Battle Creek’s John Sheehan: From Marble Shooting Champ to Life-Saving Chemist
He was a marble shooting champion, a Battle Creek’s Yo-Yo champ, and award-winning model airplane builder, but John Sheehan went on to be noted for a bit more than that. You may not have heard of him, but his work as a chemist may have already saved your life.
Sheehan was a Battle Creek St. Philip student and attended Battle Creek College and the University of Michigan.
Matt Davis posted on a local social media page about it.
“Dr. Sheehan's research on synthetic penicillin paved the way for the development of customized forms of the lifesaving antibiotic that target specific bacteria. Over the four decades he worked at M.I.T., Sheehan came to hold over 30 patents, including the invention of ampicillin, a commonly used semi-synthetic penicillin that is taken orally rather than by injection. His research covered not only penicillin, but also peptides, other antibiotics, alkaloids, and steroids.”
The Sheehan family lived at 94 Elizabeth Street. John’s father Leo was a writer and later managing editor for the Battle Creek Enquirer. Young John was fascinated with science, especially fireworks and explosives, and later helped develop the production of RDX, an explosive that is said to have given the Allies a huge advantage during WWII.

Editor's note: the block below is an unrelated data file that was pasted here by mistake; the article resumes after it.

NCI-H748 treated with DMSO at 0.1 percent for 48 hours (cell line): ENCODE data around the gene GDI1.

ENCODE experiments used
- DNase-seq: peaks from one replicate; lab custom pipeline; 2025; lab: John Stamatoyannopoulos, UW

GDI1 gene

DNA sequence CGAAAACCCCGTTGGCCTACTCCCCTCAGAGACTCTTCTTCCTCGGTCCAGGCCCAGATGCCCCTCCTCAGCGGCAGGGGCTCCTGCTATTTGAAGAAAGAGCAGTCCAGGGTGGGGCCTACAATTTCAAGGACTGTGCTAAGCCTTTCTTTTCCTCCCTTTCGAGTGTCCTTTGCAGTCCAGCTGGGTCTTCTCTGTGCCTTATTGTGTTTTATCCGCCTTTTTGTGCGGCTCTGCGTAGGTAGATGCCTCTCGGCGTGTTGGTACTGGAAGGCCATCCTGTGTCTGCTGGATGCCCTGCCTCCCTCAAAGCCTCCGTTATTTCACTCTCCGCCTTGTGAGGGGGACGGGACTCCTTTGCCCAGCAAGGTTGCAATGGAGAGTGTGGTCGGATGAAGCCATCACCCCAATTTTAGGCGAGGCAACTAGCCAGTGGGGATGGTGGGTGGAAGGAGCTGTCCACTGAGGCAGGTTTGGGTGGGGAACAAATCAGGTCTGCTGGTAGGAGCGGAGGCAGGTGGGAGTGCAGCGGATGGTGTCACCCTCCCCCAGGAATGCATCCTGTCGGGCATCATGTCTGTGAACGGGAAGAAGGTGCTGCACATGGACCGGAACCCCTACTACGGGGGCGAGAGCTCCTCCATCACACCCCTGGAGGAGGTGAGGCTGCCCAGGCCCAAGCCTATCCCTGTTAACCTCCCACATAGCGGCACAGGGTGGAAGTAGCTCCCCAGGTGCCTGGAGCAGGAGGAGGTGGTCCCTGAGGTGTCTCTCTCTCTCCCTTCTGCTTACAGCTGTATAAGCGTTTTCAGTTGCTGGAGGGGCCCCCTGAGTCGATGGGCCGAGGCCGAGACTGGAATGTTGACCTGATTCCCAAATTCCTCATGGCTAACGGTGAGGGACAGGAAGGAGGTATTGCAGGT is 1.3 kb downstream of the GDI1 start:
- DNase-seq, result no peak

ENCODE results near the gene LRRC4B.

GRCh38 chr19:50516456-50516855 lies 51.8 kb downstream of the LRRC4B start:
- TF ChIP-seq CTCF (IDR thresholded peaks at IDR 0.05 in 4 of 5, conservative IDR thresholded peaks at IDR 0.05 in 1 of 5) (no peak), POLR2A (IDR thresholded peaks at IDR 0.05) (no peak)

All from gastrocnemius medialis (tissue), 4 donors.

As a youngster, Sheehan battled pneumonia and mastoiditis for a year, which led to an interest in antibiotics. He later wrote in his book, “The Enchanted Ring: The Untold Story of Penicillin” that “If my doctors had had a course of treatment as effective as that made possible by penicillin, I would probably not have lost that year."
Thirty years after Alexander Fleming made the first Penicillin, it was still being made from mold. Scientists tried to synthesize it and had given up. John Sheehan solved the problem in 1957 at MIT, and not only synthesized penicillin, but the discovery led to tailor-made variants of the drug that could be specifically targeted at bacteria. It also allowed for the drug to be taken orally, rather than by injection.
John Clark Sheehan died in 1992 in Key Biscayne, Florida at the age of 76. It is hard to imagine how many lives were saved by his discoveries.
So, if you thought chemistry class was a waste of time, think again!
If you like the photo of kids playing marbles, you can buy it on Ebay here.